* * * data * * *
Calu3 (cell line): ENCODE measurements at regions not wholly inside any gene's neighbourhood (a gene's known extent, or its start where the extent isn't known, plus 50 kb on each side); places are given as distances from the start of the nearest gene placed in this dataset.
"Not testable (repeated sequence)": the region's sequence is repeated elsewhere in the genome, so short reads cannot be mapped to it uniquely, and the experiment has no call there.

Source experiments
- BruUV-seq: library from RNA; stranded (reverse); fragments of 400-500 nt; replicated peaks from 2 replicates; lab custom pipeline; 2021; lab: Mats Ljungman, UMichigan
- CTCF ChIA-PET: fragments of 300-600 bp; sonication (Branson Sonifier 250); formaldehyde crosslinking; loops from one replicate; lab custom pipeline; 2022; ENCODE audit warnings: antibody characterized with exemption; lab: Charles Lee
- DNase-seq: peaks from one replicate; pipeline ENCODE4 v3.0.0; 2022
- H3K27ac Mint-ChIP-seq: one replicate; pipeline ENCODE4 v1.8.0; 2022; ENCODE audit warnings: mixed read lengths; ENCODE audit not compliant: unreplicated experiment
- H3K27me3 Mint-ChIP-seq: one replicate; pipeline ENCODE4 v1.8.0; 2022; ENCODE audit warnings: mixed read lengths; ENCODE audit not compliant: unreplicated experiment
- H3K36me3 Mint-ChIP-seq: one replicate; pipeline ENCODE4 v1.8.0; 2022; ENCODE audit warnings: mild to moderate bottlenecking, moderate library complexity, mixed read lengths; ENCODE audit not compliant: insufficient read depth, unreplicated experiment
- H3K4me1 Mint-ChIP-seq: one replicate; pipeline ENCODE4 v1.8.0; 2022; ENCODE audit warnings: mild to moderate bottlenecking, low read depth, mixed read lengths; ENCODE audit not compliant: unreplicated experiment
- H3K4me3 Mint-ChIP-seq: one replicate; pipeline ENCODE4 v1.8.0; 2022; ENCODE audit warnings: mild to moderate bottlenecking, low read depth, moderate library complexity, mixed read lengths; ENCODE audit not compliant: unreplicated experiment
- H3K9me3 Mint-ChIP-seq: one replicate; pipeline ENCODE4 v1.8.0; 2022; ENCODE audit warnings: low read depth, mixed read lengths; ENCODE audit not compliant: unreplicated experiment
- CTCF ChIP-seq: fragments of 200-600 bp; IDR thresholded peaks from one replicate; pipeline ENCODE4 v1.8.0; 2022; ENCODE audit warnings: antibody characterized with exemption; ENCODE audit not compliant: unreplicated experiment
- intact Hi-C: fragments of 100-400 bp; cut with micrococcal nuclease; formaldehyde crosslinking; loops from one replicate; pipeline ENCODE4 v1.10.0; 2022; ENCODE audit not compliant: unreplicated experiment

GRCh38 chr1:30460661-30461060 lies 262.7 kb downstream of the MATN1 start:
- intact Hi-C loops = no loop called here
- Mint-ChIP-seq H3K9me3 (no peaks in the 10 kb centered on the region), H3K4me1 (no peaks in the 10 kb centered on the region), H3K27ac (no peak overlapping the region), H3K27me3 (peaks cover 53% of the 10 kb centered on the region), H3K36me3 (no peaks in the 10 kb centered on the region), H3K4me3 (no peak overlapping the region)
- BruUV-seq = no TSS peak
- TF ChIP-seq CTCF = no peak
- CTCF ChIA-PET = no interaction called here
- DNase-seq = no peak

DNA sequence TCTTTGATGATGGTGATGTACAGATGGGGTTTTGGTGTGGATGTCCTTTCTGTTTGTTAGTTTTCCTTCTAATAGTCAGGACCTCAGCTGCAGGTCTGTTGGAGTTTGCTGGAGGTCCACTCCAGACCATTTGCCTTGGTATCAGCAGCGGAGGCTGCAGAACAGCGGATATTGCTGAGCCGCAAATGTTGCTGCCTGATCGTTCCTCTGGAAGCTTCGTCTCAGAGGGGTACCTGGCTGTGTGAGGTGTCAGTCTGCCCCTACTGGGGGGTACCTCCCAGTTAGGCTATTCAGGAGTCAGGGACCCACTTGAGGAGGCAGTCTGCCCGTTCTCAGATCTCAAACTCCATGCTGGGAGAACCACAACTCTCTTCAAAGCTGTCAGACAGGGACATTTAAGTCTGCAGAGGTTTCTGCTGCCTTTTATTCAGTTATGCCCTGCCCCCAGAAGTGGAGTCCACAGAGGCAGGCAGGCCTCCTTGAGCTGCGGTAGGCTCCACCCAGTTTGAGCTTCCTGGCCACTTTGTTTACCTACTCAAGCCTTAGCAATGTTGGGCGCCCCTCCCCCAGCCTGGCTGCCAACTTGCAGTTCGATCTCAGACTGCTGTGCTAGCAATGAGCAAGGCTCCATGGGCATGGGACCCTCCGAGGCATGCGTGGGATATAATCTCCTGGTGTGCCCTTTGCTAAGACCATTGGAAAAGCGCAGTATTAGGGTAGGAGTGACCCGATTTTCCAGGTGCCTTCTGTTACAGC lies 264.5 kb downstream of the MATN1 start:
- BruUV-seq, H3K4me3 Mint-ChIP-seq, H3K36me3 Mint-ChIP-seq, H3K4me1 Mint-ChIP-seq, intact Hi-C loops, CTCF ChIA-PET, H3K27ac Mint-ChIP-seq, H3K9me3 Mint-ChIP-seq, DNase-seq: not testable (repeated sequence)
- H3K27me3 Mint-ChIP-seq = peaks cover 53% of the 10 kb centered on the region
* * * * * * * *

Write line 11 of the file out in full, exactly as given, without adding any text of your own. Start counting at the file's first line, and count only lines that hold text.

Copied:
- H3K4me3 Mint-ChIP-seq: one replicate; pipeline ENCODE4 v1.8.0; 2022; ENCODE audit warnings: mild to moderate bottlenecking, low read depth, moderate library complexity, mixed read lengths; ENCODE audit not compliant: unreplicated experiment